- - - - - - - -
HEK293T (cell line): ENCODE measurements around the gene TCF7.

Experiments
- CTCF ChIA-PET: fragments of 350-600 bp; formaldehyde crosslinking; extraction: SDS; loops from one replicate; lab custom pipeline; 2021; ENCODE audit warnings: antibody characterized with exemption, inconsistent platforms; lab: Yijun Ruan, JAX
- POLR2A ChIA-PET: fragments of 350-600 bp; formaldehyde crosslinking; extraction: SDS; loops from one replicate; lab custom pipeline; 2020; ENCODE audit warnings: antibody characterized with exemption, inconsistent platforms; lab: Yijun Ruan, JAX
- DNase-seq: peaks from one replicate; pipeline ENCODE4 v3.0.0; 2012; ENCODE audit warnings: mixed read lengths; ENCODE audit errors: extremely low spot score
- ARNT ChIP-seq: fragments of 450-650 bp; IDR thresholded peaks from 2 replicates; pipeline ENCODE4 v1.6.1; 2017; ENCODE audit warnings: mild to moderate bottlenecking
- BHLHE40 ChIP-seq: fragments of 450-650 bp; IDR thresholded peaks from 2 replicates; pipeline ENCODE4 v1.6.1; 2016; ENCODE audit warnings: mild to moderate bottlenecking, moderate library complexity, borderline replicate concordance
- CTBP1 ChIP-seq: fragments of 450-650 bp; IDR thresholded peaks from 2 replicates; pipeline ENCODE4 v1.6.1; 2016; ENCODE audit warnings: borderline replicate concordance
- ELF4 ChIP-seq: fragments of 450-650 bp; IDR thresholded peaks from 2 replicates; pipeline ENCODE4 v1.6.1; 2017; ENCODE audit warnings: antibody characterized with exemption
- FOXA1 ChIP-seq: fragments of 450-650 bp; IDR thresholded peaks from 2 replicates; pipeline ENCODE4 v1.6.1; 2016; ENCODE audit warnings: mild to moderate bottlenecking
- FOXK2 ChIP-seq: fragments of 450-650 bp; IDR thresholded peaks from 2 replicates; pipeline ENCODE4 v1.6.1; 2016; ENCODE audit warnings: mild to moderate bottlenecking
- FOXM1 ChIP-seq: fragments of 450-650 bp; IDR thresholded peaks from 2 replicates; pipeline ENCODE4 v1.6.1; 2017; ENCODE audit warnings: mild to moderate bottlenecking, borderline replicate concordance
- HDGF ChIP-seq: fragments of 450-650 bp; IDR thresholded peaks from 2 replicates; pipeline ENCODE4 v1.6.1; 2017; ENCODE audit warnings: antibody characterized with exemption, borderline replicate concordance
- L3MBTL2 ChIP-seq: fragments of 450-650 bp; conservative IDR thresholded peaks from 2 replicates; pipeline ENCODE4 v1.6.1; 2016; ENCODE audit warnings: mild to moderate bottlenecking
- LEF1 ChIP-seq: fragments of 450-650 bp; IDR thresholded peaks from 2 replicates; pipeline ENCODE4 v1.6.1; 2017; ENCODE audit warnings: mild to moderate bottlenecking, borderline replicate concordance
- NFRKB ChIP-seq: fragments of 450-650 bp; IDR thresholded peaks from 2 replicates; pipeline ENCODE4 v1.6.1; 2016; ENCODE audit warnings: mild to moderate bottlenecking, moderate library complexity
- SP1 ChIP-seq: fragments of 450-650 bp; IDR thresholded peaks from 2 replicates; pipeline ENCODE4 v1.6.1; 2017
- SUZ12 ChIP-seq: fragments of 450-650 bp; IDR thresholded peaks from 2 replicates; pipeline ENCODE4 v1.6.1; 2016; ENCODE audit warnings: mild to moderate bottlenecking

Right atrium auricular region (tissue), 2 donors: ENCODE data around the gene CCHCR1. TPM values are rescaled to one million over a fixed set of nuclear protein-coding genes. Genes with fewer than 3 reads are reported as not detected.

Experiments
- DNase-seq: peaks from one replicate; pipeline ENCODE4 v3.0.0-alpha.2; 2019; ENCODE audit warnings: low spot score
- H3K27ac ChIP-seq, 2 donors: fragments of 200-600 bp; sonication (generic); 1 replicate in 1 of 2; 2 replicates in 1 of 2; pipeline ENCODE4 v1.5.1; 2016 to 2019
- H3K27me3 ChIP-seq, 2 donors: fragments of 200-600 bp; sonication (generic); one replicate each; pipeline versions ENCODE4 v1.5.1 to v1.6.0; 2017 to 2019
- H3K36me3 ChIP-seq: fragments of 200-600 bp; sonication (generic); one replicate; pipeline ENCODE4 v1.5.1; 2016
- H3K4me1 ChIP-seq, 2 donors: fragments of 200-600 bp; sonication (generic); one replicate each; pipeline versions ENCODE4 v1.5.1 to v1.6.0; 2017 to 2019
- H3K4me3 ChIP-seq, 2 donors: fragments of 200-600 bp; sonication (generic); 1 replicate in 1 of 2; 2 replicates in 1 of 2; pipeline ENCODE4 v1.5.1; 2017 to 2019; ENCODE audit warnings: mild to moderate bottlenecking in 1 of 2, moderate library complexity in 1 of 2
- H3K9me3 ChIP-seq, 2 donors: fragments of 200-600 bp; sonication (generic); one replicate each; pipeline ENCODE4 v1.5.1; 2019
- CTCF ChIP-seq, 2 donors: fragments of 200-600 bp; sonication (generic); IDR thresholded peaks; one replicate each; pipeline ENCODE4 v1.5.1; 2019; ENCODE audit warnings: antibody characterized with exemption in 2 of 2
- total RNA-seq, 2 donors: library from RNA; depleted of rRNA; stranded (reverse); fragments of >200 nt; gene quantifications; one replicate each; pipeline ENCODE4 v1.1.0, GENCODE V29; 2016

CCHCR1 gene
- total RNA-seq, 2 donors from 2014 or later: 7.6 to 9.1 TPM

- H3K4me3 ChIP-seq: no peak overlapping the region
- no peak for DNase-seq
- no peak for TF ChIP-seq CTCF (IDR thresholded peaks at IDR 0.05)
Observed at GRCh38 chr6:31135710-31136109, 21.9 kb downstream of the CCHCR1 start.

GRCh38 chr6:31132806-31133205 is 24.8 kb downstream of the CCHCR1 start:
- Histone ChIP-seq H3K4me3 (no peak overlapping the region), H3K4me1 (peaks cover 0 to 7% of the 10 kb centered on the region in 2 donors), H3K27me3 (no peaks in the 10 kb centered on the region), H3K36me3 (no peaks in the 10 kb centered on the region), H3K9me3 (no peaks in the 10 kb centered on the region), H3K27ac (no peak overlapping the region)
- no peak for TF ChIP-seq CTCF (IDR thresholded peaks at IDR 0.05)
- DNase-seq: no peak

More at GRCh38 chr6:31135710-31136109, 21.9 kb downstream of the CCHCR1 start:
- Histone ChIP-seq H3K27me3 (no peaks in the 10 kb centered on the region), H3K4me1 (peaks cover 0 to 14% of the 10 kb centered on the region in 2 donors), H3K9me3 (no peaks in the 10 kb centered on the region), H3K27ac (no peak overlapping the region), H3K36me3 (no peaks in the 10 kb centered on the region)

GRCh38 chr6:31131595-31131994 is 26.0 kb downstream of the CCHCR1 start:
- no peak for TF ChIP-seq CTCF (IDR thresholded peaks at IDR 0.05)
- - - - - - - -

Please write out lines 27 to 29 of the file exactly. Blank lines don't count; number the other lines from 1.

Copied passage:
- H3K9me3 ChIP-seq, 2 donors: fragments of 200-600 bp; sonication (generic); one replicate each; pipeline ENCODE4 v1.5.1; 2019
- CTCF ChIP-seq, 2 donors: fragments of 200-600 bp; sonication (generic); IDR thresholded peaks; one replicate each; pipeline ENCODE4 v1.5.1; 2019; ENCODE audit warnings: antibody characterized with exemption in 2 of 2
- total RNA-seq, 2 donors: library from RNA; depleted of rRNA; stranded (reverse); fragments of >200 nt; gene quantifications; one replicate each; pipeline ENCODE4 v1.1.0, GENCODE V29; 2016